I don’t have a case study of Facebook in my book (lucky them) but I do cite them for being quick to react to customer backlash before things get too ugly (e.g. Beacon). So when a friend mentioned Facebook Home as a potential failure, I perked up and decided to start collecting research on the system.
Here’s Facebook’s Home section. At launch, the New York Times said, Facebook Home “effectively turns the Facebook news feed into the screen saver of a smartphone, updating it constantly and seamlessly with Facebook posts and messages.” TNW noted, “passed the 500,000 download mark on the Google Play store after a little over a week in the wild, though it continues to accumulate mostly negative reviews and has sunk to an average rating of 2.2.”
Walt Mossberg concludes, “Facebook Home is a very clever and very well-done product that will delight Facebook fans. If you aren’t in that category, or prefer the standard Android user interface, it won’t be right for you.” David Pogue asks, “Why?”
Satell in Forbes argues that Home will probably fail but it doesn’t matter, it’s part of Zuckerberg’s iterative path toward great products. Kumpurak in TechCrunch makes a similar argument, but theorizes the iteration is at the partnership level as well.
Constine in TechCrunch delves into the design decisions influencing the customer experience and finds that iOS-weilding Facebook developers left out some vital Android bits.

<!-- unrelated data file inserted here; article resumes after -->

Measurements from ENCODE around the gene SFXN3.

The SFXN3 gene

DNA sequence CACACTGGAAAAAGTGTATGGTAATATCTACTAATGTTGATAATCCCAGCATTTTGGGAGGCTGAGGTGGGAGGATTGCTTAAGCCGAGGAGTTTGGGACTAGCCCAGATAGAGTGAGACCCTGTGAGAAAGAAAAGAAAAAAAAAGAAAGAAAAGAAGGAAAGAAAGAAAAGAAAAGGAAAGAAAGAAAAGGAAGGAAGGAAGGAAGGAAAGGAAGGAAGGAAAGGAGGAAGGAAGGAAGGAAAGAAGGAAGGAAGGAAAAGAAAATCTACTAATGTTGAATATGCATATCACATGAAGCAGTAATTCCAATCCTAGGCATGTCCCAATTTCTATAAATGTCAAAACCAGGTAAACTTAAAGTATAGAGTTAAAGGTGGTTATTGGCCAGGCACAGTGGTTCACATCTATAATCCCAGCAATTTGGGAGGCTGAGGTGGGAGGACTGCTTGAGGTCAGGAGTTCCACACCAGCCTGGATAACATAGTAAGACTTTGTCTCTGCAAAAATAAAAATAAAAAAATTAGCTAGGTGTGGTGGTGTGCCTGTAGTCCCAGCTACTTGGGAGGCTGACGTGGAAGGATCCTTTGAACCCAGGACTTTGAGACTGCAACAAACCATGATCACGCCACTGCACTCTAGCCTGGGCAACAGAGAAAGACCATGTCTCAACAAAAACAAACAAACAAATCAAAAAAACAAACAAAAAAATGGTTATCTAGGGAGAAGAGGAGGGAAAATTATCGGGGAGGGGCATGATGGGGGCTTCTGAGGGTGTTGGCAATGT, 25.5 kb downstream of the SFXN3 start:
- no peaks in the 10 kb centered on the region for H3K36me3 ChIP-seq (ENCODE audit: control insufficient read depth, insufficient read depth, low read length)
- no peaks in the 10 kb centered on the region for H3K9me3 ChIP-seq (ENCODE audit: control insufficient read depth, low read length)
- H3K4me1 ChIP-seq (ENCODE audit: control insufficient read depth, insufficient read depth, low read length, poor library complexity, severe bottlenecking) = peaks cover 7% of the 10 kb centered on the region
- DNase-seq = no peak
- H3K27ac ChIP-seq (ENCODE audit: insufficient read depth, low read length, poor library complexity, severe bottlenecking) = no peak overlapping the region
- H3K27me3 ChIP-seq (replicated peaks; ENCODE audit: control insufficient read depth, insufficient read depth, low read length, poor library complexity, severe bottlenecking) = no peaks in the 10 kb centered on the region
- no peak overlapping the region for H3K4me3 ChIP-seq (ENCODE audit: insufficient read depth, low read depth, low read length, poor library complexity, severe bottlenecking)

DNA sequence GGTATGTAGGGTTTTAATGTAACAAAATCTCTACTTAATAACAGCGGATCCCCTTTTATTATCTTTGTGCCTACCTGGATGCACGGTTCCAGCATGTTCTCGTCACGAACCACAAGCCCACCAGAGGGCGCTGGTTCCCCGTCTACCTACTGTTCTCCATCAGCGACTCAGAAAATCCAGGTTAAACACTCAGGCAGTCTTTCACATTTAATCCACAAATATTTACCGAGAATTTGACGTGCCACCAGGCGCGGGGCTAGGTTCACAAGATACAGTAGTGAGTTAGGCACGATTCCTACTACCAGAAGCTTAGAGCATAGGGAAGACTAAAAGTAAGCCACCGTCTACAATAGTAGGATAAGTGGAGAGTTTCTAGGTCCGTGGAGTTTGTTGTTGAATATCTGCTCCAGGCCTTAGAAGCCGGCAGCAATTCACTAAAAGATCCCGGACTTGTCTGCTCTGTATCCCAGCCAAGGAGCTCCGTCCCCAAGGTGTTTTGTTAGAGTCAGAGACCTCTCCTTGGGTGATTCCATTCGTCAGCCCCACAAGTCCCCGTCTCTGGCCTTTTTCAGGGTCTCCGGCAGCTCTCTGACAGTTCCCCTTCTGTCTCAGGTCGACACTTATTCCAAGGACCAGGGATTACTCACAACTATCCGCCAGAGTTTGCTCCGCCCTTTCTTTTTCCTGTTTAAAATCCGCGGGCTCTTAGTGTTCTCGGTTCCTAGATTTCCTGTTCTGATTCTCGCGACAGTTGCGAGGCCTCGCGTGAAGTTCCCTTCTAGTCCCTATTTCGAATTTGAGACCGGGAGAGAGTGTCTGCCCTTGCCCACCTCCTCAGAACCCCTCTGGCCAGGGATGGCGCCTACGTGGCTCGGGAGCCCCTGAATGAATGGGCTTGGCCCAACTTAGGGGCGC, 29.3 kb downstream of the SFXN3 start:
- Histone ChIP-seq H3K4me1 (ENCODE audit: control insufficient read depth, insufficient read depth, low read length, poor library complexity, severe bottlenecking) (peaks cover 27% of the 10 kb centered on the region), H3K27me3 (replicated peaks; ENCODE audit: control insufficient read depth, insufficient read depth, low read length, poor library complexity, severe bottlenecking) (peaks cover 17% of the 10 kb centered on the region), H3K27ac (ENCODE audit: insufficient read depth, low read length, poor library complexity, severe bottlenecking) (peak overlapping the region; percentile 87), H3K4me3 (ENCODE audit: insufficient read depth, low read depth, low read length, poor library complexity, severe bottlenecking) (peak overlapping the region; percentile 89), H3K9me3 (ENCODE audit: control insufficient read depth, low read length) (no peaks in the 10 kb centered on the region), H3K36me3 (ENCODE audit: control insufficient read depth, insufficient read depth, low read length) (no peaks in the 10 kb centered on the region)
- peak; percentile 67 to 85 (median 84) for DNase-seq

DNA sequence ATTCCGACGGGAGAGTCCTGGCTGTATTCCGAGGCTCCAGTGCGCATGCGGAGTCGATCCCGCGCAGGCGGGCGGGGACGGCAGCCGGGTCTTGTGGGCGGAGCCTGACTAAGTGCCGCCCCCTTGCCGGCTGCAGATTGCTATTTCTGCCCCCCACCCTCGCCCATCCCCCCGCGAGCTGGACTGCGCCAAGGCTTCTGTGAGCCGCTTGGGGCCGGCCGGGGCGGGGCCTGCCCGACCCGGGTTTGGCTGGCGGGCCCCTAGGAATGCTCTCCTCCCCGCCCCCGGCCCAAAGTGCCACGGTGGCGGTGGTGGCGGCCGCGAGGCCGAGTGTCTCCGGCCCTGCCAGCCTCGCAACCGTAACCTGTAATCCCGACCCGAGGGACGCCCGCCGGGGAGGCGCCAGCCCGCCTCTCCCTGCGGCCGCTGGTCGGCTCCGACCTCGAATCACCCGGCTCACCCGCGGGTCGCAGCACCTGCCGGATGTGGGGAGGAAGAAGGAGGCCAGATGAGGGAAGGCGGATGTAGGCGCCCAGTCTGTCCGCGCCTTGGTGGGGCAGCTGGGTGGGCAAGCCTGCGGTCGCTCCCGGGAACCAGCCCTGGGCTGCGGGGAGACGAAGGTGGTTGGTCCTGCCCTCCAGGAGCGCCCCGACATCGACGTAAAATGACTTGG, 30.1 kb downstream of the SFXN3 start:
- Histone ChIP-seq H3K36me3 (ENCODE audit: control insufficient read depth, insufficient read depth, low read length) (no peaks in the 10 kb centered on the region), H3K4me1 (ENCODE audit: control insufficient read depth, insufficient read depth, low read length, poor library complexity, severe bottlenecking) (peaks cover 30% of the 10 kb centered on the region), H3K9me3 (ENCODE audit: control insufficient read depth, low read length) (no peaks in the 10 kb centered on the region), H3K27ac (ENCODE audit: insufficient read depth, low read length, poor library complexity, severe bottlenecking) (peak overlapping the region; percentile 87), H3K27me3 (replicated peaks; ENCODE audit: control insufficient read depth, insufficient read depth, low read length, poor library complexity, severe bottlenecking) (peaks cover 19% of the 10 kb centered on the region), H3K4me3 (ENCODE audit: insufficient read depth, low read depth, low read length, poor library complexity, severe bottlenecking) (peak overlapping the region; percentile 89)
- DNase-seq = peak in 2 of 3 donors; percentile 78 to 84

Personally, I’m surprised there hasn’t been more comparison of Home to PointCast, if only to refresh our memory of what not to do.
The Segway is a good example of the kind of product I profile in the book: it was well-designed. It had great technology. And many smart, experienced business people believed it would succeed. But customers didn’t like it.
So why didn’t I include it in the book? Well, the lessons just seem so obvious. I think Paul Graham summed it up nicely in a one-page article: “Someone riding a Segway looks like a dork…. The reason you look like a dork riding a Segway is that you look smug. You don’t seem to be working hard enough.”
In the book I delve deeper into this type of failure in a case study on the Microsoft Zune, a more nuanced failure. As designers, I think it’s helpful to look at these failures through Don Norman’s emotional design framework, particularly the part about reflective design: “how it makes one feel, the image it portrays, the message it tells others about the owner’s taste.”
Graham understands this, and when he offers design advice it’s not about the function or usability, it’s about the styling:
So there may be a way to capture more of the market Segway hoped to reach: make a version that doesn’t look so easy for the rider. It would also be helpful if the styling was in the tradition of skateboards or bicycles rather than medical devices.